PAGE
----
Sign in to follow this  
Followers 0

Staycation in Weimar - a review

2 posts in this topic

After the past few months of quarantine and lockdown etc., and having vacation days to use up, I decided I needed a break, and eventually settled on Weimar. Actually I decided on Weimar as it was the featured city on Tatort a couple of weeks ago while I was trying to decide and it looked reasonably pleasant on TV at least.


I went to Goerlitz for a few days at the start of the year and I kind of meant to write a review about it on here, and but never got round to it, so now I'm doing it for Weimar but may also include some of my thoughts on Goerlitz.


First thing that surprised me was that Weimar was smaller than I expected. Because it was namechecked in the Weimar Republic and with its cultural history, I had expected a bigger city, but it has a population of only around 60,000, which has been relatively static since before WWII.


However, because of tourism, the city centre feels like that of a bigger city and it was pleasantly buzzing during the daytime with plenty of restaurants, ice cafes, etc.. There are also plenty of shops reflecting Weimar's historical cultural heritage selling sheet music, antiques, and concrete furniture (yeah, wtf??).


So I went to the Bauhaus museum which seemed to contain a little bit of everything: pottery, film, architecture, industrial design, furniture etc. Some multimedia thingies were switched off because of corona, so I don't know what they contain. I didn't see much about the institutional history of Bauhaus, which is probably just as well as if I recall correctly it's just a long litany of internecine political infighting, and external political interference. Also I didn't see much of anything about the individual teachers and graduates, or what they went on to do after Bauhaus, or the longer term influence of Bauhaus - but maybe some of this was in the closed multimedia exhibits.


I also went to the Neues Weimar museum, which was billed as a modern art museum but there was nary a piece later than 1897. There were some nice pastoral landscapes, and lots of Nietzsche busts, which I didn't know was a thing.


There are lots of other museums and exhibits, most of which are to do with Goethe, his house, his garden house, his outdoor toilet etc. etc. that I didn't go to, but may be interesting if you're German and have grey hair.


So that was the centre of Weimar; outside of the city centre, there is basically nothing aside from Plattenbau, a few kebab shops and supermarkets. The locals were mostly hostile. According to Google maps there were about ten pubs in the whole place, which would be expected in an Irish village of 600, never mind a city of 60,000.


These aspects reminded me also of Goerlitz i.e. lack of pubs and unfriendly locals, but I guess it's a general east German thing. Outside the big cities, the towns and villages of the former DDR are populated by the stinksauer losers of reunification, and when they see tourists coming in and eating in restaurants they can't afford to go to, it probably accentuates their resentment.


Moving out from Weimar, I had my bike and cycled around a bit. I went to Buchenwald, which was moving.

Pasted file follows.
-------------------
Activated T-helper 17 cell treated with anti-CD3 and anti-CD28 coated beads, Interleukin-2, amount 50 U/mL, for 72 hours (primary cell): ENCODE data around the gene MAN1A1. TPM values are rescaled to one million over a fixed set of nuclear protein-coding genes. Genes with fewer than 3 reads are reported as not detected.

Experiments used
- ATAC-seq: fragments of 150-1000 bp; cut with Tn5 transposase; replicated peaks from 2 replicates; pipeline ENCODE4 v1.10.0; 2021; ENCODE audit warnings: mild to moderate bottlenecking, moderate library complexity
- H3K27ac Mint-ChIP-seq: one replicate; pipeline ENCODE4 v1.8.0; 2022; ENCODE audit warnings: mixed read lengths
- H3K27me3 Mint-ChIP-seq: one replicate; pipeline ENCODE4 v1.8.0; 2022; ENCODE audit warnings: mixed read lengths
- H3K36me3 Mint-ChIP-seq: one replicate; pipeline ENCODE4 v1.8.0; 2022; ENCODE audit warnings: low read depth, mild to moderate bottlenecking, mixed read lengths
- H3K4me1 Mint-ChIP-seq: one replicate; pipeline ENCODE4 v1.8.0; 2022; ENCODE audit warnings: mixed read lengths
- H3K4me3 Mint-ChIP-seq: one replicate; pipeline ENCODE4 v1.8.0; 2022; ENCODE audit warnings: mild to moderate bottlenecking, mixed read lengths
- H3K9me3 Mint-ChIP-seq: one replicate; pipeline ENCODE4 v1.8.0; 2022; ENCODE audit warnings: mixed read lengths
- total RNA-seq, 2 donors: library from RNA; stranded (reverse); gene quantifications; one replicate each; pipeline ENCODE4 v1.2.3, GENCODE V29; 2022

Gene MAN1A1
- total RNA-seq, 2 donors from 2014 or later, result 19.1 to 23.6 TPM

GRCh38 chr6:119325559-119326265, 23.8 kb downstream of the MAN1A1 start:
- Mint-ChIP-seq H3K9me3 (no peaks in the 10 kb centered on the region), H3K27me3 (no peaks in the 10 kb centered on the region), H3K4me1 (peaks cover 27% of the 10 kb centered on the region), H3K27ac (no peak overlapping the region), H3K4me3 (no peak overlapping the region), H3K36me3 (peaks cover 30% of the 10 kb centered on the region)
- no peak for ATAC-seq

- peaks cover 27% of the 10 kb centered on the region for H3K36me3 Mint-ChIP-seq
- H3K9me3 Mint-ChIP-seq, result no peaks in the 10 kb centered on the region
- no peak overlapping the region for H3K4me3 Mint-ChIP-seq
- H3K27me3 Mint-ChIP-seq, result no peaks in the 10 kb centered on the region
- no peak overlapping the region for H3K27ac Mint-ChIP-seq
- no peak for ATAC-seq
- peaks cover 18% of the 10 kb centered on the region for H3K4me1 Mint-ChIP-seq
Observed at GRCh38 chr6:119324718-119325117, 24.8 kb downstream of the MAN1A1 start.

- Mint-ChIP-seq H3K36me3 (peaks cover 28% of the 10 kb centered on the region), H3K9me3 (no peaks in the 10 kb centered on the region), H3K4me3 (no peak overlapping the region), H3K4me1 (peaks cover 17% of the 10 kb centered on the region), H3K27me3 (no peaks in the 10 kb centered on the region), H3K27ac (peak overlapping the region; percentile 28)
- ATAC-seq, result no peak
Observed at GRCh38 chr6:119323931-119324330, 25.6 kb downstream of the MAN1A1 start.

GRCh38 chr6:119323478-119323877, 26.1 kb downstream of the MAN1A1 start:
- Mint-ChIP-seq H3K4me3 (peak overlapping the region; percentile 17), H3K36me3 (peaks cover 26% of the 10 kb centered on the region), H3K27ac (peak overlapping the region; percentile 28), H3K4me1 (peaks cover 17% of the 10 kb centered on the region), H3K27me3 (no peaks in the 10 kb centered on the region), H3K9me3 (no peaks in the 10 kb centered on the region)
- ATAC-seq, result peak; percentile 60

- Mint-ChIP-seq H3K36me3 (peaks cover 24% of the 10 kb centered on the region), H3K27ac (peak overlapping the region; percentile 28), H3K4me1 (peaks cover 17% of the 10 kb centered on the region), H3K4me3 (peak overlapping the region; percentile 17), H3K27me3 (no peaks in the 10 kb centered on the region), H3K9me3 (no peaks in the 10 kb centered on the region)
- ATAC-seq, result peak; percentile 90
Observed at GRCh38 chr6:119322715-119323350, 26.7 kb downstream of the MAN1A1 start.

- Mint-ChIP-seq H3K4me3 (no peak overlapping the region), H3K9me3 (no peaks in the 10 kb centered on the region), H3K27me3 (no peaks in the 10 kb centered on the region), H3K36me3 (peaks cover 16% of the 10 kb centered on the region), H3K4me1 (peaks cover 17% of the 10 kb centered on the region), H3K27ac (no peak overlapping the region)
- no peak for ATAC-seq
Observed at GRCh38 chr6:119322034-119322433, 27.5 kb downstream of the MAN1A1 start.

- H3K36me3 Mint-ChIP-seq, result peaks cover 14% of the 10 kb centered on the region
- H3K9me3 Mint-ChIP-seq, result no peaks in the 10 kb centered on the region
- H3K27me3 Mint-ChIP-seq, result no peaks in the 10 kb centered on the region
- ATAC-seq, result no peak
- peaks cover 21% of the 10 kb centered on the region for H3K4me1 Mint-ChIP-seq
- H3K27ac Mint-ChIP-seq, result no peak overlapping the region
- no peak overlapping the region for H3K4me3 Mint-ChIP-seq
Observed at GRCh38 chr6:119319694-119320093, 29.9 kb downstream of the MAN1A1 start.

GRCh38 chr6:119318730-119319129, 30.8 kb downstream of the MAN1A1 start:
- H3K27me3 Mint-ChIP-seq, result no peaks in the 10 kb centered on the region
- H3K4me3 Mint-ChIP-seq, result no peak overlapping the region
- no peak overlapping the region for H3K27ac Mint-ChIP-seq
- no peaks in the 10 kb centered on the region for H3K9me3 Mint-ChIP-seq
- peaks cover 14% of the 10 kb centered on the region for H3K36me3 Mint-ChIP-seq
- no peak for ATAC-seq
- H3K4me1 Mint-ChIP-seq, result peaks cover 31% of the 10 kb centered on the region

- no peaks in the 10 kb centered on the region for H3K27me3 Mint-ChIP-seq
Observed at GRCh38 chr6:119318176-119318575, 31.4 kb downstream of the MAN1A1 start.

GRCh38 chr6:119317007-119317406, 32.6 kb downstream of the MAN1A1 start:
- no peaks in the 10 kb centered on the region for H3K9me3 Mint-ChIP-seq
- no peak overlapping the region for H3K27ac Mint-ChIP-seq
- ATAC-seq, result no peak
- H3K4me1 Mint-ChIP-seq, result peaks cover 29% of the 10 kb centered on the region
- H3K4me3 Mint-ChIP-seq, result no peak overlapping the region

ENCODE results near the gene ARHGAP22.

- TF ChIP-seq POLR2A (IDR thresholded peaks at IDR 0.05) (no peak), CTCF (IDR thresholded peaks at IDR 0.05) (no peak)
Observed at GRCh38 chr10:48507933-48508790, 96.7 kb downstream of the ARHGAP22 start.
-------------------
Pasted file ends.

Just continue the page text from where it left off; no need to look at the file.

I cycled to Jena along the Thuringische Stadtkette cycling route. It took a while to get out of Weimar as it is fairly built up, then it was countryside for probably less than 10k, then there was a nice descent into Jena, but it was a wooded area so there were no nice views.


I also cycled to Erfurt, but took a different route from the Stadtkette (deliberately of course ;) ) for the first half, and that was really nice as it was up above the town with nice views across the country, then I got onto the Stadtkette route again, but it wasn't particularly well marked or scenic, unless you consider electrical substations and Ikea distribution centres as scenic. However, I could see over Erfurt on the way in and the descent into the city was nice.


Erfurt city centre was compact but its labyrinthine mediaeval street layout baffled me so I spent half the time looking at the map screen. Erfurt was pretty cool, I'd definitely go back there to explore it a bit more. And when I'm a 75 year old Goethe fanboy maybe I'll return to Weimar. :)



Share this post

Link to post
Share on other sites

Another  Bauhaus and bike tour?


Some of the original Bauhaus Weimar teachers  founded  HfG after the war: a a design "university" which ran for about 15 years . One goal was  social responsibility in the postwar times ( design for the every man). The Luftanza logo was developed there also  the  icons representing Olympic sports.


Biking is easy along the Danube but can be a crowded.


If  you find the  stone age artifacts in the Ulm museum interesting,  rather than following the Danube east,  go west along the former  Danube riverbed  (during the ice age)  toward Blaubeuren and Scheklingen. Highlights:  a small but very interesting prehistoric  museum , pretty views of the limestone cliffs in the Alb and  many  caves inhabited 40,000 years ago.


(The Unesco heritage cave near Scheklingen may still  be closed to visitors due to Covid19: it has one narrow opening where social distancing is not possible)


Share this post

Link to post
Share on other sites

Create an account or sign in to comment

You need to be a member in order to leave a comment

Create an account

Sign up for a new account in our community. It's easy!

Register a new account

Sign in

Already have an account? Sign in here.

Sign In Now
Sign in to follow this  
Followers 0